Local budgets have extremely limited resources. This fact greatly increases the importance of the efficiency of resource allocation taking into account the priority needs of the population. The transparency of the budget and its conformity to the needs of citizens is not possible without a broad public debate. A few decades ago, the issue of transparency in the state budget was not discussed. Citizens did not have an opportunity to participate in the budget process, and information about public finances was kept in secret. With the development of democracy and strengthening of citizens’ participation in decision-making along with the emergence of a large number of non-governmental organizations representing civil society in the United States, the question of transparency of public finances and the effectiveness of their management has been the society’s subject of attention.
Non-governmental organizations and organized civil society continue to make a significant contribution to the development of democracy and respect for human rights. In a democratic society, decision-making rights are provided to the elected representatives, who enforce their decisions through the state executive bodies at national or local levels. If the powers, responsibilities, and resources are transferred to the level of the local government for policy making and allocation of resources, it is important to make decisions based on correct political principles and effective planning processes. The experience of many countries shows that the provision of citizens’ rights to participate in decision-making not only through elected representatives but also through various mechanisms allows considering the opinions and interests of citizens in policy-making process and getting people involved in the process of establishing democracy. In particular, non-governmental organizations enrich the decision-making process with knowledge and independent experience. They are created when the society has diverse interests. They reflect the interests of the citizens and can act as the main channel of involvement and participation of citizens.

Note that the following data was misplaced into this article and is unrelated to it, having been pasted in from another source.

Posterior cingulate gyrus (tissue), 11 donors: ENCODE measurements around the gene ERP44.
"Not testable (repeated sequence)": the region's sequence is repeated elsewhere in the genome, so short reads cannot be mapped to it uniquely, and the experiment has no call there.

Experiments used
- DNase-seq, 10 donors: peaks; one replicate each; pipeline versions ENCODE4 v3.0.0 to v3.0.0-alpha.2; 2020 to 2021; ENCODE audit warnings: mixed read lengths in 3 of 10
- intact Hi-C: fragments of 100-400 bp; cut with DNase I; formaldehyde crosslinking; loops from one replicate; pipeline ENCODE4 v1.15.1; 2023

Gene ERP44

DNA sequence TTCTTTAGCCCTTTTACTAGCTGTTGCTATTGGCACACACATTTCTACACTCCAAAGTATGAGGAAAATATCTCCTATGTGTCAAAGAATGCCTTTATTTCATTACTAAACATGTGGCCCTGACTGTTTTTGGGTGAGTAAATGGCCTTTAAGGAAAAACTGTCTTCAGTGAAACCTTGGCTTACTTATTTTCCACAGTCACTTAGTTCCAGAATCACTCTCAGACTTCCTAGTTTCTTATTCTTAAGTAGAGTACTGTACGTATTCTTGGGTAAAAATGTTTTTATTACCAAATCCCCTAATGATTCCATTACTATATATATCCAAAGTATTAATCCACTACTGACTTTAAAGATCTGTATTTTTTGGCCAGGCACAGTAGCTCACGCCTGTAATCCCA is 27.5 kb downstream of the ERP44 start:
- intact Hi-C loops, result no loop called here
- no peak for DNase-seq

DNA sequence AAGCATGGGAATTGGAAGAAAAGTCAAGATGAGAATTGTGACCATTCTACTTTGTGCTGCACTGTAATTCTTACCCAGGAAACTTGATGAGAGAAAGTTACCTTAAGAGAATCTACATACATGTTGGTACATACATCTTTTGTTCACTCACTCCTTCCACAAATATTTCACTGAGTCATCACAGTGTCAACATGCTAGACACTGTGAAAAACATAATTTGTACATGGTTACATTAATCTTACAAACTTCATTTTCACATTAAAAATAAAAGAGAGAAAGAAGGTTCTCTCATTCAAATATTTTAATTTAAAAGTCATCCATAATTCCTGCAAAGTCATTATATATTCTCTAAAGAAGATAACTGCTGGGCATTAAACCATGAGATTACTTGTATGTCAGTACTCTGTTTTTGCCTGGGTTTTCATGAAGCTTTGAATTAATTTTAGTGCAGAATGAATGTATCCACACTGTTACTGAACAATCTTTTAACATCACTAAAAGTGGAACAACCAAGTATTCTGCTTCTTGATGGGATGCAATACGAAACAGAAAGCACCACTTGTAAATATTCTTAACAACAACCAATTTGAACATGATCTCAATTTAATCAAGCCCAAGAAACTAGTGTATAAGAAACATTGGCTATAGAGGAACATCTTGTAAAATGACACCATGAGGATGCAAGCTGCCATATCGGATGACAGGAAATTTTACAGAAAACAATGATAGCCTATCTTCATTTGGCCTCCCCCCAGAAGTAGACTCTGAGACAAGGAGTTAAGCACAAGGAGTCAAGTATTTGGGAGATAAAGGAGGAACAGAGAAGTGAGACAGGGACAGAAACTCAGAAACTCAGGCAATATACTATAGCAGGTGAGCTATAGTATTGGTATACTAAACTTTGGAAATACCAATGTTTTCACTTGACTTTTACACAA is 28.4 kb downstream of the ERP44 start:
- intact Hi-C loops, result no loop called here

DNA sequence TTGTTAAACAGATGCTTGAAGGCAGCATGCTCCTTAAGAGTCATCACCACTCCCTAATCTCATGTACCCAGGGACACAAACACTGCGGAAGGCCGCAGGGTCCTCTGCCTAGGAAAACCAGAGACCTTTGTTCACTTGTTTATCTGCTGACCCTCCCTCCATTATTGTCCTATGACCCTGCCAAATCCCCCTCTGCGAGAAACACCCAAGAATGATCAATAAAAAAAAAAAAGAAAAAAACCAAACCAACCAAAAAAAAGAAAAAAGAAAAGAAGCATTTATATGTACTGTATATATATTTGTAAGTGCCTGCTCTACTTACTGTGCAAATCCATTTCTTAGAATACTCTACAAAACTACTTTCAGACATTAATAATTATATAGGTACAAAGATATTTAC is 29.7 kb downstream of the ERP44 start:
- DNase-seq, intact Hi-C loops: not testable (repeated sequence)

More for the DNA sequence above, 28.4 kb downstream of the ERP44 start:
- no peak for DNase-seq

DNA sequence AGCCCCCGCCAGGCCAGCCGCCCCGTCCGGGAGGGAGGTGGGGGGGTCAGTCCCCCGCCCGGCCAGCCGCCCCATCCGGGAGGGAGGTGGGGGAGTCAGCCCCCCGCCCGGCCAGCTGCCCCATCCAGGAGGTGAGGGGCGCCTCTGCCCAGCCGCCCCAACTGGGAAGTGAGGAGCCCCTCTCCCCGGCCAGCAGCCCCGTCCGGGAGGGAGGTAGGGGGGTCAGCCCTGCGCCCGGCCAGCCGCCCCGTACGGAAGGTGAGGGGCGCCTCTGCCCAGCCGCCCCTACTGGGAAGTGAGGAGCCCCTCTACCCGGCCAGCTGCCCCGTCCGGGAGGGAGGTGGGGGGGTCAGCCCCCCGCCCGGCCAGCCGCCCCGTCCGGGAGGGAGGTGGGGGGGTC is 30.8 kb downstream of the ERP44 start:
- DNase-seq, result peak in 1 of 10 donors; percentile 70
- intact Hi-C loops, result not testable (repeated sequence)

The problem of transparency of the budget process and fiscal policy has recently been realized. For private corporations, transparency problem was solved both at the top level that is under the influence of changes in legislation and government decisions, which were the result of a series of failures and associated economic and social costs, and at the bottom level by using information transparency of the corporation to attract investment and enhance public recognition. For the state, transparency was not considered a pressing problem. In a properly functioning system of representative democracy, limitation of powers imposed by the system on the separation of powers and political risks had to automatically exceed the potential benefits of politicians and officials compared to abuse and adoption of populist or ill-considered decisions. However, it is far from it. The ineffectiveness of economic assistance provided to the developing countries, the recipients of which are mostly government agencies, and the financial crisis in Southeast Asia have forced the IMF to turn the problem of the transparency of fiscal policy from the theoretical to the international practical problem.